It has been hard to escape news about social media recently, and with good reason - the case currently being prepared against those who falsely accused Lord McAlpine of paedophilia could have the largest number of defendants in British legal history. McAlpine’s lawyers have reportedly identified 1,000 tweets and 9,000 retweets naming the Conservative peer in connection with the BBC Newsnight programme which contained incorrect accusations of paedophilia against an un-named member of the Thatcher government. They believe that all are actionable under this country’s strict libel laws.
Writing in response to this news over the weekend, The Independent columnist Grace Dent suggested that Lord McAlpine's legal team ‘may have just changed Twitter forever’ – a sentiment that has been echoed by individual tweeters across a social network that could be on the point of moving from wild adolescence into some form of more settled adulthood.
One of the main reasons the McAlpine case is having such a big effect is that the peer’s lawyers actually seem to understand Twitter – and have used their familiarity with it to come up with a system of calculating damages that seems workable.
According to Lord McAlpine’s solicitor, Andrew Reid, the guiding principle as to how much defendants may be required to pay-out will be their Twitter follower numbers. Those with less than 500 followers will be asked to make a small donation to charity as part of a settlement, with an ‘administration fee’ also payable. However, Reid adds that higher profile figures who tweeted McAlpine’s name such as Sally Bercow, wife of the speaker of the House of Commons, Guardian columnist George Monbiot and comedian Alan Davies, are “a separate matter” and will probably be expected to pay considerably more.
Dent – a highly influential figure on Twitter herself, with a massive 147,000 followers – approves: "Reid actually sounded like he had a grip on that which he was spouting off about,” she wrote. “Like he’d actually set eyes on a Twitter homepage, or had even sent a tweet, or was at least employing bright young things who had."
This principle of more heavily penalising the most influential tweeters is also informing Director of Public Prosecutions (DPP) Keir Starmer QC’s parallel attempts to come up with new guidelines for the separate issue of criminal liability on social media, under section 127 of the 2003 Communications Act (which forbids the publishing of content of a ‘grossly offensive or of an indecent, obscene or menacing character’). A few weeks ago, Starmer suggested that it could be appropriate for tweeters with thousands of followers to face prosecution if they tweet something ‘grossly offensive’, while letting those with only a few dozen followers go unpunished. Doubtless, though, this approach won’t be trouble free, with some tricky questions to overcome first. What number of Twitter followers confers public significance upon someone, for example? And what if a person has relatively few followers, but those who do follow them are unusually influential and inclined to retweet them? Which leads on to the tricky issue of retweets: what happens when someone with few followers tweets something, and is then widely retweeted by other Twitter users who also have few followers?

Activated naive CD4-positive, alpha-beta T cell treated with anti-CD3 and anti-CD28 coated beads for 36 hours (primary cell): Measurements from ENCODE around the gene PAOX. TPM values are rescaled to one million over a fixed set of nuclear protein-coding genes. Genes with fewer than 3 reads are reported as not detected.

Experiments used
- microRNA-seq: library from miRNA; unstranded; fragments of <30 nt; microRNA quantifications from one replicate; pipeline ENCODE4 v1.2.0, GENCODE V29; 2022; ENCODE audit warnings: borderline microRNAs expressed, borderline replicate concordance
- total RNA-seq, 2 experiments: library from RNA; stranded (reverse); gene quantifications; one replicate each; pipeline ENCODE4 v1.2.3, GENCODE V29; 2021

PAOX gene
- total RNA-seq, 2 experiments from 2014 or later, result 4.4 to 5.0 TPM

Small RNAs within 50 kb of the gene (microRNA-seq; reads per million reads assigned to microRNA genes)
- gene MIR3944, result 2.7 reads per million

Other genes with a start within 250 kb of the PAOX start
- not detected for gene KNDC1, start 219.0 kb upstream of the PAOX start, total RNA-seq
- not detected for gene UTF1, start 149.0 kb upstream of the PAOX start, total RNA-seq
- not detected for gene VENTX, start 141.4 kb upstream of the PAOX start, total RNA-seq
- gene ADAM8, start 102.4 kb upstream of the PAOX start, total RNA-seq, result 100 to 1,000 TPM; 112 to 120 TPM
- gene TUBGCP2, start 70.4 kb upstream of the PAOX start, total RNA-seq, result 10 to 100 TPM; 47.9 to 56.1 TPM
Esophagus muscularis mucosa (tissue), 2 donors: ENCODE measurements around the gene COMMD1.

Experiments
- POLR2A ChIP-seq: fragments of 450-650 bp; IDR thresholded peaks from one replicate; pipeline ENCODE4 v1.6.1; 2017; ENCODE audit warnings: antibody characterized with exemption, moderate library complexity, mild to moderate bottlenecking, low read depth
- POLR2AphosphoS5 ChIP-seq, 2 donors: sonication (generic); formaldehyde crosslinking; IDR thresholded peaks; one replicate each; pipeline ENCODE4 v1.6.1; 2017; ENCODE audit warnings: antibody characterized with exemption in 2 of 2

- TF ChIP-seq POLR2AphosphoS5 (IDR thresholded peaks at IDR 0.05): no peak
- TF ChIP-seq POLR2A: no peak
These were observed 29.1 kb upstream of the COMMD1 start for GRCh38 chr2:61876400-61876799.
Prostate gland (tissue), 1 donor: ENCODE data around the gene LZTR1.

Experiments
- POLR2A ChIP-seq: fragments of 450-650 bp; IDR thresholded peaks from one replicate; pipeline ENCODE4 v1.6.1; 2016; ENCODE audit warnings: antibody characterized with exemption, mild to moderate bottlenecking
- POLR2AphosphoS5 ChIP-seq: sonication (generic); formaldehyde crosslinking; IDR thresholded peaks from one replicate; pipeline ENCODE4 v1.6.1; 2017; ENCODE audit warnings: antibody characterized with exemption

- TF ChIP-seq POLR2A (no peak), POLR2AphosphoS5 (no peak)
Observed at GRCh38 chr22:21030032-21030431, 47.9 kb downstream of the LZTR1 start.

It’s difficult areas like these which would require Starmer’s new guidelines to be ‘thoroughly stress-tested by people who understand social media’, argues leading media lawyer and New Statesman legal correspondent David Allen Green. Green is well known for his work successfully appealing the decision in the so called ‘Twitter joke trial’, where Paul Chambers was prosecuted for tweeting in jest about blowing up an airport. But, encouragingly, Green is optimistic that, after a few more bumps along the way, the DPP can come up with a workable solution. “It’s not beyond the wit of mankind to have good legal guidelines on social media use,” he explained recently.
Certainly, the road to this point has been far from smooth already, marked by inconsistencies and confusing signals. On one hand, libel lawyers have treated Twitter almost as a zone of permitted lawlessness, avoiding taking action against its users save for a few exceptional cases. On the other, the Crown Prosecution Service (CPS) has come down hard on anyone it deems to have breached the standard set out in section 127. This has led to some surprising decisions. For example, it’s hard to understand why a 20-year-old called Matthew Jones was sent to prison for twelve weeks (cut to six on appeal) for posting offensive and derogatory comments about missing five-year old April Jones on his Facebook page, when comedian Frankie Boyle wasn't prosecuted for a sick joke he made about missing child Madeline McCann and Jimmy Savile on Twitter (especially as Boyle’s comment has since been widely retweeted).
While not excusing this sort of inconsistency, Green argues that it needs to be viewed in the context of an environment of major social change. He likens the current situation to the time 150 years ago when people were given the right to vote, or going even further back, when they were allowed to read scripture for themselves. Any event involving a transfer of power from the establishment to individuals will provoke anxiety and lead to mistakes on both sides, he cautions.
In the meantime, we all need to accept that our new power to act as publishers comes with responsibility. ‘One day,’ tweeted Green recently, ‘tweeting without thinking will be as rare crossing a road without looking- the preserve of idiots and the reckless. But not yet’.